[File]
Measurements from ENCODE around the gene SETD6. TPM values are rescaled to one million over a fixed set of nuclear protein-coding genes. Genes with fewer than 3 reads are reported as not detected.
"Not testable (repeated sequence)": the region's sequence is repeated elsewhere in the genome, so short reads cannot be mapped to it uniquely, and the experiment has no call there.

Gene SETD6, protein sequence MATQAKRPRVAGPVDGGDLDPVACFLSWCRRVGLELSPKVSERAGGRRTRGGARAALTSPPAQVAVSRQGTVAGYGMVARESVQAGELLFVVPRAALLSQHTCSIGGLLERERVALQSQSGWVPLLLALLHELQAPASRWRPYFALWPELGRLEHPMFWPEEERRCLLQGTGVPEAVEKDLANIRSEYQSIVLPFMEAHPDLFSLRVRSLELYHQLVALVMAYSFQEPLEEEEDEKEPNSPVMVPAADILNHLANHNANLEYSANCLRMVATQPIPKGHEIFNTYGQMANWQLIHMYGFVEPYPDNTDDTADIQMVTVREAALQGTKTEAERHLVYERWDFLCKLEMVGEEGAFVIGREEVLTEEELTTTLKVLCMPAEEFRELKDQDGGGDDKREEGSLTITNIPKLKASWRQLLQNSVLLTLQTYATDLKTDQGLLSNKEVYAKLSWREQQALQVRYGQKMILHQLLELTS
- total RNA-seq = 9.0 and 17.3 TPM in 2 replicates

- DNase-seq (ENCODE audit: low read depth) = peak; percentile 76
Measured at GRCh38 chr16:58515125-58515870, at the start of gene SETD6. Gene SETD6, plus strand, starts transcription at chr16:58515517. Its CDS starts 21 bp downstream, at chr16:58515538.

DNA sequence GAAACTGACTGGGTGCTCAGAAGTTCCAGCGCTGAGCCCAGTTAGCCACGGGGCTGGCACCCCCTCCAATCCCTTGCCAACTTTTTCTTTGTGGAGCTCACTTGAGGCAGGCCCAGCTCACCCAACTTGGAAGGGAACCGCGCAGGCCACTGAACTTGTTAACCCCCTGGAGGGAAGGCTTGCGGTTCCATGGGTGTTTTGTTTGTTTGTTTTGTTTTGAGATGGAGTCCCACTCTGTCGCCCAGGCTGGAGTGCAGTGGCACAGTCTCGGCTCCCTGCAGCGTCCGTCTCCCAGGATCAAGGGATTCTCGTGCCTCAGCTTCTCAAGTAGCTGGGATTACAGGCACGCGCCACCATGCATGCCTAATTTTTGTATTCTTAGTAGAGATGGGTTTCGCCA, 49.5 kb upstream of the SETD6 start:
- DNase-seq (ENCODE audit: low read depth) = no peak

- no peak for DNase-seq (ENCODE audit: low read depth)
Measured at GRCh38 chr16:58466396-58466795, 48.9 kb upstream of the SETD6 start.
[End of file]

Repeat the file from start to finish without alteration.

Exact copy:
Measurements from ENCODE around the gene SETD6. TPM values are rescaled to one million over a fixed set of nuclear protein-coding genes. Genes with fewer than 3 reads are reported as not detected.
"Not testable (repeated sequence)": the region's sequence is repeated elsewhere in the genome, so short reads cannot be mapped to it uniquely, and the experiment has no call there.

Gene SETD6, protein sequence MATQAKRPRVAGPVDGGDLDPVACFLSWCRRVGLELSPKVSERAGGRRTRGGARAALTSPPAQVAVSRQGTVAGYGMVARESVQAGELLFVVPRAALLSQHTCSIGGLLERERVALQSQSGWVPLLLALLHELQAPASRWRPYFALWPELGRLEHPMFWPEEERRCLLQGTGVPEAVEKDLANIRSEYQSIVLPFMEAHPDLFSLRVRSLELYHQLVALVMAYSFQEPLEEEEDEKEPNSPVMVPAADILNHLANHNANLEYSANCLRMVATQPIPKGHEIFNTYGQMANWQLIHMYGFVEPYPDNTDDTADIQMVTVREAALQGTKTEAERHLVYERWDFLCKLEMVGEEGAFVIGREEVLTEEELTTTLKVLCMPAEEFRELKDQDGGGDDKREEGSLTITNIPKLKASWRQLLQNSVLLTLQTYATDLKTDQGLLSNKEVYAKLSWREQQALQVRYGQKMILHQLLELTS
- total RNA-seq = 9.0 and 17.3 TPM in 2 replicates

- DNase-seq (ENCODE audit: low read depth) = peak; percentile 76
Measured at GRCh38 chr16:58515125-58515870, at the start of gene SETD6. Gene SETD6, plus strand, starts transcription at chr16:58515517. Its CDS starts 21 bp downstream, at chr16:58515538.

DNA sequence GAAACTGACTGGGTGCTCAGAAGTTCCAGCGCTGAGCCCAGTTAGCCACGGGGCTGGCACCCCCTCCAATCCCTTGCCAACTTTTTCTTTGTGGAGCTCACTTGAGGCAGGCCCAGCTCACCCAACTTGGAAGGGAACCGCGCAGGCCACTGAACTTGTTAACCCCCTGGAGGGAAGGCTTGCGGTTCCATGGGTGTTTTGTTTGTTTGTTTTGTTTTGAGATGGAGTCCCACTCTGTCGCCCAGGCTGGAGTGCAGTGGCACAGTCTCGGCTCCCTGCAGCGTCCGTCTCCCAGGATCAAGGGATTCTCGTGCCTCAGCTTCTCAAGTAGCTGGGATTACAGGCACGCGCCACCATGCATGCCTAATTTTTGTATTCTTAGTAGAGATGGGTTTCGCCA, 49.5 kb upstream of the SETD6 start:
- DNase-seq (ENCODE audit: low read depth) = no peak

- no peak for DNase-seq (ENCODE audit: low read depth)
Measured at GRCh38 chr16:58466396-58466795, 48.9 kb upstream of the SETD6 start.